In 2006, Senegal adopted artemisinin-based combination therapy (ACT) as first-line treatment in the management of uncomplicated malaria. This study aimed to update the status of antimalarial efficacy more than ten years after their first introduction. This was a randomized, three-arm, open-label study to evaluate the efficacy and safety of artemether-lumefantrine (AL), artesunate-amodiaquine (ASAQ) and dihydroartemisinin-piperaquine (DP) in Senegal.
Across sub-Saharan Africa, patients with HIV on antiretrovirals often get malaria and need cotreatment with artemisinin-containing therapies.
No abstract available
The resistance of Plasmodium falciparum to anti-malarial drugs continues to challenge malaria control.
The efficacy of AL and ASAQ remains high in Togo, and both drugs are well tolerated.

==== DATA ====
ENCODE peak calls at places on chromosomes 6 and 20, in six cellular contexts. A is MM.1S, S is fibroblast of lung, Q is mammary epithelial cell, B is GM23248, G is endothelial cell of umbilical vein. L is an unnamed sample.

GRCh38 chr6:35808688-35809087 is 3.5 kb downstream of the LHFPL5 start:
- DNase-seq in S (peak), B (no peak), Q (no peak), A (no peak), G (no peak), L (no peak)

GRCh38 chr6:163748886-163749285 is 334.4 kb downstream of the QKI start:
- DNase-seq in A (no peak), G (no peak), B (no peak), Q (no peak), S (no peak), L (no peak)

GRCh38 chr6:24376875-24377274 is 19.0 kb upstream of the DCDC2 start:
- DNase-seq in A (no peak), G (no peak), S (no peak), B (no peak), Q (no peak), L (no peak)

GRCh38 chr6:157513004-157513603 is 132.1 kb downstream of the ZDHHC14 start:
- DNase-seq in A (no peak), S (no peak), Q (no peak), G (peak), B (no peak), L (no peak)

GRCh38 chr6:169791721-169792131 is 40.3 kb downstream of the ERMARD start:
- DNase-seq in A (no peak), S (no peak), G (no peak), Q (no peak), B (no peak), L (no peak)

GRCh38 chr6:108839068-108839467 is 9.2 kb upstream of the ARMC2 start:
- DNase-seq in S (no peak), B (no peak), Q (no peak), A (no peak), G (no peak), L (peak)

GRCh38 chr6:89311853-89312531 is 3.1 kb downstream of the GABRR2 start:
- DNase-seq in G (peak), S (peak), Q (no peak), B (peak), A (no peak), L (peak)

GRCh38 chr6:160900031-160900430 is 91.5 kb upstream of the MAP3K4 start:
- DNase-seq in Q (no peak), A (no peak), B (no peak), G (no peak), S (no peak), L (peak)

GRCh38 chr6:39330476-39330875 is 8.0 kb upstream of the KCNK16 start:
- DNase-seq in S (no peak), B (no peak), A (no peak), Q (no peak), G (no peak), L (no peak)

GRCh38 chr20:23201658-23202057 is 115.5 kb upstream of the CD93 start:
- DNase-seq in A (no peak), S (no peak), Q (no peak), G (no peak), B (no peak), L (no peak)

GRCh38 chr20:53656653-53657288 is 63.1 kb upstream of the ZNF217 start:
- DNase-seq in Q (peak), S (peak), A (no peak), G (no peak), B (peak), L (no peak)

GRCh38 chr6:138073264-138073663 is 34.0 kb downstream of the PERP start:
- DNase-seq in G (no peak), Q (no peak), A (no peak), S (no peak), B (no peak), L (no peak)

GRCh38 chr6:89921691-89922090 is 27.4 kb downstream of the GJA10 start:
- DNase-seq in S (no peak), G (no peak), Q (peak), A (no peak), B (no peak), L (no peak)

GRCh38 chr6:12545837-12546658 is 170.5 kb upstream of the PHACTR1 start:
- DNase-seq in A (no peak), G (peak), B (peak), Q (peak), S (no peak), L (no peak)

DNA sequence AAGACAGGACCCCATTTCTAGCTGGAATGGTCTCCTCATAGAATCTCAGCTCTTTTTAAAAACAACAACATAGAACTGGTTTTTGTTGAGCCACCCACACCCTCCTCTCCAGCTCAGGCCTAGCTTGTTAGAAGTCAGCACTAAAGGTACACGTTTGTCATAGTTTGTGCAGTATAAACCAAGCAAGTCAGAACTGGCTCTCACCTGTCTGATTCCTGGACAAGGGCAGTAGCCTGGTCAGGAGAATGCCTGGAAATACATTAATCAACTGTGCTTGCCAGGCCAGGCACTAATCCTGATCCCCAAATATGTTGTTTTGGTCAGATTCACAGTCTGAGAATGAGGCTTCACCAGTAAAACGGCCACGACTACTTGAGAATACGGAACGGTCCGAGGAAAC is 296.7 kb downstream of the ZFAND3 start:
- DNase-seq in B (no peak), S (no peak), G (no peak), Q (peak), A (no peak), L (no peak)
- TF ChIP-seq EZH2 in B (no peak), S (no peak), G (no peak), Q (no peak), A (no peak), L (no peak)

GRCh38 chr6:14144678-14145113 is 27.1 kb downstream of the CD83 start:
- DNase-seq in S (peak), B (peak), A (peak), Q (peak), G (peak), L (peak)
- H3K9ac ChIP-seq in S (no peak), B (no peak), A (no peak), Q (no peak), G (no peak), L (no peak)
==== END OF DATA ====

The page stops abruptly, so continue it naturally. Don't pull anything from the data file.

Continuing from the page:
There are limited data on gametocytaemia risk factors before/after treatment with artemisinin combination therapy in children from areas with transmission of multiple Plasmodium species.
Specially created pediatric formulations have the potential to improve the acceptability, effectiveness, and accuracy of dosing of artemisinin-based combination therapy (ACT) in young children, a patient group that is inherently vulnerable to malaria.
Using the GPHF Minilab ® , the prevalence of poor-quality anti-malarial drugs is far lower than anticipated.
The intervention appears to be highly cost-effective relative to World Health Organization thresholds for malaria burden reduction in Zambia as compared to no MTAT
When controlling for patient characteristics, there was some evidence that the adjusted odds of adherence for ADDO patients was lower than that for public health facility patients.